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On the shared part of the The Hague - Rotterdam route, RET has a separate section on each platform. RET's validators are placed at the platform entrances. These separate sections are a result of the different rolling stock: HTM uses low floor tram vehicles (matching the platforms in the city), RET uses high floor subway vehicles.
So what do you do if you've validated on the RET section and the first vehicle to come along is a HTML tram?
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Old July 25th, 2014, 10:30 PM   #1633
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Speaking of Randstad Rail... when will the Hoek van Holland-Schiedam line be transferred to RET?

Have they drawn up a plan to do this?
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Old July 25th, 2014, 10:46 PM   #1634
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Speaking of Randstad Rail... when will the Hoek van Holland-Schiedam line be transferred to RET?
I'm guessing 2017.
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Old July 25th, 2014, 10:47 PM   #1635
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They could just solve that by limiting a ticket to a route. When you buy Hengelo to Apeldoorn from a ticket vending machine it could give you two options, and you choose which route you take. Based on that the revenue for the ticket is split.
If you buy the eenmalige chipkaart, you can indeed choose a cheaper route from the machine. There is a video showing the machine giving you a set of options for travelling on different routes and operators between Amersfoort and Hengelo:

http://www.ns.nl/kaartautomaatdemo/R...an_worden.html
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Old July 25th, 2014, 10:54 PM   #1636
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When the Hoek van Holland line is transferred to RET, would that be the end of through rail/sea tickets between NL and London?

The Hoek van Holland to Harwich ferry sells Dutch train tickets on the boat, even including the €6 bike ticket. Are they still allowed to sell paper tickets or are they able to sell the eenmalige chipkaart? It was the cheapest ticket office to buy Dutch train tickets as they didn't charge a 0.50 euro surcharge, and allowed you to pay in Visa/Mastercard at no extra cost!
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Old July 26th, 2014, 03:59 AM   #1637
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So what do you do if you've validated on the RET section and the first vehicle to come along is a HTML tram?
Then you walk towards the HTM section of the platform, and as you do so you walk past the RET validators. Don't forget to touch out there, otherwise you'll lose € 4,-. Once you're in the HTM vehicle, touch in using their validators.

You can somewhat see the situation in the following picture:


This is an HTM vehicle standing at the HTM section of the platform. HTM vehicles always stop on this side, the platform is at the same height as the vehicle. There are no validators on this platform.

RET vehicles stop to the right of the picture, where the platform is higher. RET's validators are placed solely on the platform, there are no validators inside the vehicles.

This is a fine example of the differences between HTM and RET: HTM treats RandstadRail as a tram line which has low platforms and extends into the city, while RET thinks of it as a subway line. After Rotterdam Centraal, the subway trains continue to Slinge.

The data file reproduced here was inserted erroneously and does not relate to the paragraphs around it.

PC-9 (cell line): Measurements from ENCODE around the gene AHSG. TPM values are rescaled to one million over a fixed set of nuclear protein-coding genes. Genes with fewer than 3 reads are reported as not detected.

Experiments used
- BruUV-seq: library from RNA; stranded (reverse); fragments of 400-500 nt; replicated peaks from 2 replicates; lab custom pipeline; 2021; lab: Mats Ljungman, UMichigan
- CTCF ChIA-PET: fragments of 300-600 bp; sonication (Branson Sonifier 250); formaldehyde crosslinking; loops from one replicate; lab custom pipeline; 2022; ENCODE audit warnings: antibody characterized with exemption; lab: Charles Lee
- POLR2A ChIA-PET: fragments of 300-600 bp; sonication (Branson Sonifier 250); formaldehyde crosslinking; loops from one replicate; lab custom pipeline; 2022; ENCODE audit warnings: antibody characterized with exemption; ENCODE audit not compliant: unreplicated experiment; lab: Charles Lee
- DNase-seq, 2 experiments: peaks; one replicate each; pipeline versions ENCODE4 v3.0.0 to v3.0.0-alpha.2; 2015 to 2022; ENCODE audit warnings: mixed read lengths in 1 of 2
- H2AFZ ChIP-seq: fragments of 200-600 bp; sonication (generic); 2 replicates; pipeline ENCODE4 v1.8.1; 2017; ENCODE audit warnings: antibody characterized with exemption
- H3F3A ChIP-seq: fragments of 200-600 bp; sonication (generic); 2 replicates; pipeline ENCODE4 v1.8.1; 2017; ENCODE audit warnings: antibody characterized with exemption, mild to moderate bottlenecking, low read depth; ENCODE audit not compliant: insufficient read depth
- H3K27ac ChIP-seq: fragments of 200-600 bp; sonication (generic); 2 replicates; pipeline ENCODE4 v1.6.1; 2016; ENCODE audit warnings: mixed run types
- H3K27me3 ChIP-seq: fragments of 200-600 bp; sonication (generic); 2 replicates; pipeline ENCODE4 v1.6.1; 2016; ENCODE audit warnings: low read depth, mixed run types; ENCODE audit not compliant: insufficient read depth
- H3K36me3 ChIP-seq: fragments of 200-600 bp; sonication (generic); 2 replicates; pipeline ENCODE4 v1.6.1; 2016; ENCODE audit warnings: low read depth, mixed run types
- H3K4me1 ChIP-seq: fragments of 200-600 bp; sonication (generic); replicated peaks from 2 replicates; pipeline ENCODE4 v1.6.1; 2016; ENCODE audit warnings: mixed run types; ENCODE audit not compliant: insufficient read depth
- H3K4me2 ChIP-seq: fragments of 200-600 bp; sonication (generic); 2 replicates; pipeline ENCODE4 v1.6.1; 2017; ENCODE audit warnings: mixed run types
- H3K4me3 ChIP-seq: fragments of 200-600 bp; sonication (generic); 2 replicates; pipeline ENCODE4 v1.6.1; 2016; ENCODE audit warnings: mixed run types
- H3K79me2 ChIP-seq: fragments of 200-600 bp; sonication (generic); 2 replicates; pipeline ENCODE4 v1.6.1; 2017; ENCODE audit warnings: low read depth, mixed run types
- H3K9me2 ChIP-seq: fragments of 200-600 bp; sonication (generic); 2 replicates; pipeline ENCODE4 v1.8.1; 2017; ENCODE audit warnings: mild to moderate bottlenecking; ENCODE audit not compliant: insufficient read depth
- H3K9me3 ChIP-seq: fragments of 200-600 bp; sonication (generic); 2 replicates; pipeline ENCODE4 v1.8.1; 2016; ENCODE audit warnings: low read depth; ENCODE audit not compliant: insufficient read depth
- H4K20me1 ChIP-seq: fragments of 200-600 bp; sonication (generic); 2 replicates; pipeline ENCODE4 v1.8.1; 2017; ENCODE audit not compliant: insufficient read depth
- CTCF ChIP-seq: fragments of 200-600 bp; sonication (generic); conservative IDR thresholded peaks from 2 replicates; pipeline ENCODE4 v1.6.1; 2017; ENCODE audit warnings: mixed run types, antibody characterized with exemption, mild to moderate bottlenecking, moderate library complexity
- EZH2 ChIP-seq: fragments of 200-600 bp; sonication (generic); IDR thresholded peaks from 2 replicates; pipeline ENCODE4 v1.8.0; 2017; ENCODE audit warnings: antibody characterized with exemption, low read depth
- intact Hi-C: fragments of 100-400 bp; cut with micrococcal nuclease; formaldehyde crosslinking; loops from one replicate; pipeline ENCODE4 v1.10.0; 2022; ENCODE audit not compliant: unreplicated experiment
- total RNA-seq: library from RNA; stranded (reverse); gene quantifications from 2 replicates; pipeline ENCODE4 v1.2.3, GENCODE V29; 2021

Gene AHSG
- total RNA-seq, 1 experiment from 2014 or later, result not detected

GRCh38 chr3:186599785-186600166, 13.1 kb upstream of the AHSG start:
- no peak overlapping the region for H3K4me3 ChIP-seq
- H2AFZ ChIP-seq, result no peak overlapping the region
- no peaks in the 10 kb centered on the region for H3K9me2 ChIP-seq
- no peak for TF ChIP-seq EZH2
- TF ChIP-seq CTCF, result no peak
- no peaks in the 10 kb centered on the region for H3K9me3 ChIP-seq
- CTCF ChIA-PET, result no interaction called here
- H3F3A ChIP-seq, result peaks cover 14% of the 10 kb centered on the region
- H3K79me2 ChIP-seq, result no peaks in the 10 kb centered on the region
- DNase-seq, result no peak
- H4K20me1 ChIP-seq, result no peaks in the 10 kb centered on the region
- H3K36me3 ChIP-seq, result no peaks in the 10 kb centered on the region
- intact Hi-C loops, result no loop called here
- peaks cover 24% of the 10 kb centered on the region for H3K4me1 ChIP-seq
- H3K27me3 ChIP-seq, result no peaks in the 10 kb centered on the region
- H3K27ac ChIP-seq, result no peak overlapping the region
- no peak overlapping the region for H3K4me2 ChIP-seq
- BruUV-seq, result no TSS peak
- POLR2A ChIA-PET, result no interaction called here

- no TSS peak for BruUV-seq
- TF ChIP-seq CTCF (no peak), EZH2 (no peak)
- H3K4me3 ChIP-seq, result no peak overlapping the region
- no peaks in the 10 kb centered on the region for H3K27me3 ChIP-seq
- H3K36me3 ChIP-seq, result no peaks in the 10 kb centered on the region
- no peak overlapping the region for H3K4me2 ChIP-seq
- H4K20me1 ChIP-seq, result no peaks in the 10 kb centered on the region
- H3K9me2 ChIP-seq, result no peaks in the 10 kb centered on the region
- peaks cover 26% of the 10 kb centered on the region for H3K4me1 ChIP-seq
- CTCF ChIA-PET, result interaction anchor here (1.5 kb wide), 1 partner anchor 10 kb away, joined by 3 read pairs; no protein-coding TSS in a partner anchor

All underground stations are sealed off with gates, making validators inside the vehicle redundant. Yet with the tram, the platforms are not sealed so validators inside the vehicle are a necessity. For trams, low floors are desired so PRM's can board easily. Yet, in the subway, higher platforms are used so the vehicles need to align with that.
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Old July 27th, 2014, 01:27 PM   #1638
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Travelled from Utrecht to Arnhem yesterday. The VIRMs HVAC system had a major problem, as it was a sauna in the entire set. If it would have been slightly more crowded I bet people would have fainted. This set should have never been in service.
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Old July 30th, 2014, 11:44 PM   #1639
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I posted recently complaining that my Maestro card from the UK Post Office did not work in the NS machines. I got a Quidity prepaid card, which has expensive fees, but I was curious to see if that would work.

http://www.quiditycard.com/

And it did work! And it also works in Albert Heijn, Zeeman and the yellow OV-Chipkaart machines in Albert Heijn.

I also noticed Rodenrijs and Meijersplein metro stations accept credit cards at no extra cost. If that's the same at all RET machines it would appear that Rotterdam is the place for foreigners to top-up their OV-Chipkaarten. It also allows you to top-up with just €1, unlike NS machines that have a minimum top-up of €4.
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Old July 30th, 2014, 11:49 PM   #1640
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I also noticed Rodenrijs and Meijersplein metro stations accept credit cards at no extra cost. If that's the same at all RET machines it would appear that Rotterdam is the place for foreigners to top-up their OV-Chipkaarten. It also allows you to top-up with just €1, unlike NS machines that have a minimum top-up of €4.
GVB and RET accept CCs.